Q: I read you coach your three sons in hockey. Could we be seeing a Glavine in the NHL in the next generation?
A: If they have their way, yeah. They love it. They have the same passion that I had when I was a kid. I feel bad for them because, in Atlanta, they don't get as much a chance to skate as I did growing up in Massachusetts. They like baseball, but they all have a different passion, a bigger passion for hockey even though their dad is a major leaguer.
Q: Growing up in Massachusetts, are you a Bruins fan?
A: Yes, I am. I don't see them as much as I used to, so I have become a bigger Thrashers fan. I have season tickets here in Atlanta, but I still check the box scores to see how the Bruins are doing. I still watch on the satellite when I can, so I still cheer for Boston, but it's easier to gravitate toward the Thrashers.
Q: How are Thrashers fans different than Braves fans?
A: I think the Braves fans are a little more passionate, they are a little bit more into it. I still think a lot of people at the Thrashers games don't totally know what's going on, but they know going to the game will be fun.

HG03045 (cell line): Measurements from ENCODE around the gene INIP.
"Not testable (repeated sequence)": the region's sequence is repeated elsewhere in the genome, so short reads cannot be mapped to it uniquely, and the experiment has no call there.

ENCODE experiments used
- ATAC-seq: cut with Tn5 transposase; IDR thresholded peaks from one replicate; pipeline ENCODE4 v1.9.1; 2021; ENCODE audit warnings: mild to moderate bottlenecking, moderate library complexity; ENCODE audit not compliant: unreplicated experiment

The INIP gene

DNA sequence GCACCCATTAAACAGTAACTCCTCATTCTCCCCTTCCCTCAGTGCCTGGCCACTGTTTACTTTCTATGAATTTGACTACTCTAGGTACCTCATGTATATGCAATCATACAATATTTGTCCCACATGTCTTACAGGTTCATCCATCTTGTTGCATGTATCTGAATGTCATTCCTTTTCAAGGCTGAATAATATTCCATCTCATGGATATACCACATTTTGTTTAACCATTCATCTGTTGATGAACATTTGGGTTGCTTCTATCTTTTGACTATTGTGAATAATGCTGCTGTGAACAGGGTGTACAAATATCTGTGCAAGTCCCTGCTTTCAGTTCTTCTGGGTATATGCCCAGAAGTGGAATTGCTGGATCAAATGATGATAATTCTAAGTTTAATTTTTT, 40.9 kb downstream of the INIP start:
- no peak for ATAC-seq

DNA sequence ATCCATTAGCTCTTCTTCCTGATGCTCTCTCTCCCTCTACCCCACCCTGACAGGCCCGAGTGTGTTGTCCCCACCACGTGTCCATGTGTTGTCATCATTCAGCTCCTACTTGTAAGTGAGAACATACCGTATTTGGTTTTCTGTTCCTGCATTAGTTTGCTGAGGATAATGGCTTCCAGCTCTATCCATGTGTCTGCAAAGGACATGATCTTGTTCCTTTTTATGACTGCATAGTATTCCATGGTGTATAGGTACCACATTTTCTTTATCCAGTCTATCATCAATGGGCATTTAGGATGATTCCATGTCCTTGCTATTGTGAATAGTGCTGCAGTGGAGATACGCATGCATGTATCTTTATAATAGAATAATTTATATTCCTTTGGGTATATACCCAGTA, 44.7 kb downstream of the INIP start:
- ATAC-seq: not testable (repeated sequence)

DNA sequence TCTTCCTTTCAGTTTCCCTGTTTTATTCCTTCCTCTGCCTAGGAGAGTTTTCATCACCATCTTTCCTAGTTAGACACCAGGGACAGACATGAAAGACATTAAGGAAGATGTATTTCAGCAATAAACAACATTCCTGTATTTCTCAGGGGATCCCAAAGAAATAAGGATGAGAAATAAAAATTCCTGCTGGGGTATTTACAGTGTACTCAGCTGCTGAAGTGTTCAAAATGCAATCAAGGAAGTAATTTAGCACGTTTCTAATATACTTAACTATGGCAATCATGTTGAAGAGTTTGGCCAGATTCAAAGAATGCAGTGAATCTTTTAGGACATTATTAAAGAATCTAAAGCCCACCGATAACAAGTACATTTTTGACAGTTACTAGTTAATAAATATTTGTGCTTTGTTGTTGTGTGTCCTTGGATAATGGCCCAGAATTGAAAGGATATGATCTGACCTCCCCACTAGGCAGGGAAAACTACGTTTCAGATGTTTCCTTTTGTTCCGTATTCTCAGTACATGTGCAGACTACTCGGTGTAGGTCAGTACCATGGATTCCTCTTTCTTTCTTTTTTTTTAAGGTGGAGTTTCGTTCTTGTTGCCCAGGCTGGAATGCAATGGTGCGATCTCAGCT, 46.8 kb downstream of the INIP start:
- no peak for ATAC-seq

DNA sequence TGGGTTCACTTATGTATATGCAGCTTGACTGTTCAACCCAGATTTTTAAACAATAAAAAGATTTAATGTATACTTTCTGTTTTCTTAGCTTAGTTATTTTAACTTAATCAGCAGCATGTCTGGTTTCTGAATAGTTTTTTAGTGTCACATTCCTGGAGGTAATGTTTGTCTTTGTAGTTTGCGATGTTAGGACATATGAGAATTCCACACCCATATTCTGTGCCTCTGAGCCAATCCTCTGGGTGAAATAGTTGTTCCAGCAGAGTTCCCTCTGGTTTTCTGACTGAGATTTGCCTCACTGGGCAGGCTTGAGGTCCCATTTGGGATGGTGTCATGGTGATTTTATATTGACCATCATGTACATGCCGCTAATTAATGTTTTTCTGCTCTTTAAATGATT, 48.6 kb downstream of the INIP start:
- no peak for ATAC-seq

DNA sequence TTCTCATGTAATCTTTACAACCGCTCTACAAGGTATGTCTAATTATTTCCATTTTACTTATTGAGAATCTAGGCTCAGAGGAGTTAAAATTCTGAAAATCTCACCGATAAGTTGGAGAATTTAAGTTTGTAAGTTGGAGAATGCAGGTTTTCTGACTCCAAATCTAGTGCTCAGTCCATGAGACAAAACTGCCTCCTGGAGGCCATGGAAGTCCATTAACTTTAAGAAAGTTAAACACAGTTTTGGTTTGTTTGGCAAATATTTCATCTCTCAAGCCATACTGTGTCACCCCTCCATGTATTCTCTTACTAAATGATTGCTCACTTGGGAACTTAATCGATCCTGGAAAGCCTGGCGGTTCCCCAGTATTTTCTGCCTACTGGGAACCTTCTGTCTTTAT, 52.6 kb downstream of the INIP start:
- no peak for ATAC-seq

Q: The pro-athlete fraternity is pretty small. What NHL players do you consider friends?
A: Gosh, they're all retired. I don't know if I have any friends anymore. I have played a handful of rounds of golf with Wayne Gretzky.
Q: Did you beat him?
A: Of course!
Q: Now, you realize you gave up a chance to play hockey with Gretzky since he ended up getting traded to Los Angeles after the team drafted you?
A: You talk about being in a position to question the decision that you made. To think I would have had a chance to play with Wayne if I had made it to L.A., that would have been quite an experience.
Q: What do you think the NHL has to do to get on par with the likes of Major League Baseball in terms of overall popularity?
A: It's hard to say, but I think the one thing that hockey struggles with that the other sports don't is that hockey isn't the greatest sport to watch on TV. Even for me, as much as I love the sport, sitting down [and] watching on TV is harder for me to do than with other sports. Still, if you're giving me tickets to the football game, baseball game or hockey game, I'm taking the tickets to the hockey game. For me, it's by far the most fun sport to go and watch live and be part of. I just don't know why it doesn't translate as well on TV.